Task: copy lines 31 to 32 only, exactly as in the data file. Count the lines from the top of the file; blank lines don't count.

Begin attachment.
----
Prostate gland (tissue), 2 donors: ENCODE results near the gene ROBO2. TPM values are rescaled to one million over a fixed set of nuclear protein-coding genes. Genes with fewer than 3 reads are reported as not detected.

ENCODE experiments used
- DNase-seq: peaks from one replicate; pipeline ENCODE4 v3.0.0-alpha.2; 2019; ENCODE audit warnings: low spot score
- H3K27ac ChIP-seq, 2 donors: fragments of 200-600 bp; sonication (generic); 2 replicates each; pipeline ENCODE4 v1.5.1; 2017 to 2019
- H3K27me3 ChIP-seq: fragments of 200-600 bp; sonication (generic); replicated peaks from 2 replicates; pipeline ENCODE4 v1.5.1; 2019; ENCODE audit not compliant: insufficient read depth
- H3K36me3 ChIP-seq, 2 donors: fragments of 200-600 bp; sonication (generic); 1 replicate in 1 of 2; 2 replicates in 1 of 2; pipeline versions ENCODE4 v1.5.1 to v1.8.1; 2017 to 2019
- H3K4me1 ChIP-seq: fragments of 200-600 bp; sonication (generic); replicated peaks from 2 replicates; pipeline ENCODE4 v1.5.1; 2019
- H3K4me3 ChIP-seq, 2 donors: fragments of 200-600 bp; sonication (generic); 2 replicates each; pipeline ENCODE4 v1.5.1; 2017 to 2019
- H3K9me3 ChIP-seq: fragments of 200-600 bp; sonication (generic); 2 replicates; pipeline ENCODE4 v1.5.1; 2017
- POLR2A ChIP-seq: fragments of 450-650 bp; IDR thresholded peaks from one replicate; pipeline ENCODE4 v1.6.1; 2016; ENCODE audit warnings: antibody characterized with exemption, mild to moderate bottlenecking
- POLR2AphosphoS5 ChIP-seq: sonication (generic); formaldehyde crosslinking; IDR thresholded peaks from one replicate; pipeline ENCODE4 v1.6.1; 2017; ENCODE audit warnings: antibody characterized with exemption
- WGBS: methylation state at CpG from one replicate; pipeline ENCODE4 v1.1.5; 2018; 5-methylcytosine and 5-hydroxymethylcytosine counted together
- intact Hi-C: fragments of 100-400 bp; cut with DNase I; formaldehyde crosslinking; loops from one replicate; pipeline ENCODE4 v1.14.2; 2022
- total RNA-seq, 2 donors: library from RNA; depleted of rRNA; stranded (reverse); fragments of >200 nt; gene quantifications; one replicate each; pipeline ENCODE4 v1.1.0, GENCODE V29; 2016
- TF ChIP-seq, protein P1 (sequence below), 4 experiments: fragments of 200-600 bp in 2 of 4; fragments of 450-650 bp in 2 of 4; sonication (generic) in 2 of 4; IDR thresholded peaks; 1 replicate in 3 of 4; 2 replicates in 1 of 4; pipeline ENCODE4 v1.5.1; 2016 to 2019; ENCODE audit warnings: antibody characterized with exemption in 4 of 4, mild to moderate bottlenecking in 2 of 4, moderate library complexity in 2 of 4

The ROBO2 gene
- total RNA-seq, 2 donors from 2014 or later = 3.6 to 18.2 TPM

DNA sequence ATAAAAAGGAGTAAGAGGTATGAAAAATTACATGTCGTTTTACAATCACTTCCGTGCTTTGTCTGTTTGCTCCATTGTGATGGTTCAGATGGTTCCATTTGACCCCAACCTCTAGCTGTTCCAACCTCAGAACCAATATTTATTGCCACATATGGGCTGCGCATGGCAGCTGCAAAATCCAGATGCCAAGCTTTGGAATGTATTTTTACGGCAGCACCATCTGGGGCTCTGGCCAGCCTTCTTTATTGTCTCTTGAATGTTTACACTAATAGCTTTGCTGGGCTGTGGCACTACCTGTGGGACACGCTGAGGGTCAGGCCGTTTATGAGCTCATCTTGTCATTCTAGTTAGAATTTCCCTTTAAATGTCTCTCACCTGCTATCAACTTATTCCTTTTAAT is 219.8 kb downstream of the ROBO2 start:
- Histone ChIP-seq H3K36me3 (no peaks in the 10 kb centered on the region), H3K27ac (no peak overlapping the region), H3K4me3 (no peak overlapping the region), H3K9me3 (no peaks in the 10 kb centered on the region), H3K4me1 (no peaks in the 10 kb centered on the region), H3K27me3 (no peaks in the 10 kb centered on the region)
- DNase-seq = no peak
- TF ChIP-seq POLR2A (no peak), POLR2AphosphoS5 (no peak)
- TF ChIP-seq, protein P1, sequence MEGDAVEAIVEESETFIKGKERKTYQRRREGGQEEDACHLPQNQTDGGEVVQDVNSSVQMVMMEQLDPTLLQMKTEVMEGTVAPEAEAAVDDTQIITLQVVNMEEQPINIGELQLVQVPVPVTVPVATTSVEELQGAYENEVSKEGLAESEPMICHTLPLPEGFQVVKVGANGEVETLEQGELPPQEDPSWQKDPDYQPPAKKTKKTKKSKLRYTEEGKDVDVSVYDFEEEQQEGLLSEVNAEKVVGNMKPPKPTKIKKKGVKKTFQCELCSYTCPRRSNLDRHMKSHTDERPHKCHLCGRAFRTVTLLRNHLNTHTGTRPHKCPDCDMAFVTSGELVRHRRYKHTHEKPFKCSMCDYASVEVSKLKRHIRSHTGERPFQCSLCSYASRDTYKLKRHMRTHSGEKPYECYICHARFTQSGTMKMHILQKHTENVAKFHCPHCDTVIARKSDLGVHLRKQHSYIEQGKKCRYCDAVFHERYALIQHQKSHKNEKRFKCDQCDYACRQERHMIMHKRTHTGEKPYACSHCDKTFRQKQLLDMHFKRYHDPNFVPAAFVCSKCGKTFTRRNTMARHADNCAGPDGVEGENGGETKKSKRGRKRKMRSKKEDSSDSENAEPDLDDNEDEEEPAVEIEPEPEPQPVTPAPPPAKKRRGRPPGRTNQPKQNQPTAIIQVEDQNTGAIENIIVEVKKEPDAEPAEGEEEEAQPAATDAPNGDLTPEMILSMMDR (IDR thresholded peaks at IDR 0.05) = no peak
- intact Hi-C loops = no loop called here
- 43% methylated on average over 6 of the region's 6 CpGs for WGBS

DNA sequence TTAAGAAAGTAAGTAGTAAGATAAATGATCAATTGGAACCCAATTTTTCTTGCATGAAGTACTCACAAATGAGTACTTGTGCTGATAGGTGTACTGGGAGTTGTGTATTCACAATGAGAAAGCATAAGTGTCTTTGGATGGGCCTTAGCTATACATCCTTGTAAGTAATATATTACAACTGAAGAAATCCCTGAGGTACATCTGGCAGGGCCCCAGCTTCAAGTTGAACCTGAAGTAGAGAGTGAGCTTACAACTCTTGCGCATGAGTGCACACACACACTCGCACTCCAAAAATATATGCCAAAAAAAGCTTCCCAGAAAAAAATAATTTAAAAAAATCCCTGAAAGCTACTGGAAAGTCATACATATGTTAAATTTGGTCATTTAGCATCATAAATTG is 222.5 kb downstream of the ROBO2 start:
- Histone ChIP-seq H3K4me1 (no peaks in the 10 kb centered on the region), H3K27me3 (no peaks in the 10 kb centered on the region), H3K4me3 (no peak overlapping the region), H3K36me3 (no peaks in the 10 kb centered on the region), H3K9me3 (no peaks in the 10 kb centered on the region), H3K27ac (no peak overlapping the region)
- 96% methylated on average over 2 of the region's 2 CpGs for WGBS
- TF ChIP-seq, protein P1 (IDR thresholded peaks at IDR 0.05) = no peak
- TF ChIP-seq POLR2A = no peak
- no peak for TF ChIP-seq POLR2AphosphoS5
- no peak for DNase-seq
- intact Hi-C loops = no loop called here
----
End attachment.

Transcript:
- no peak for DNase-seq
- intact Hi-C loops = no loop called here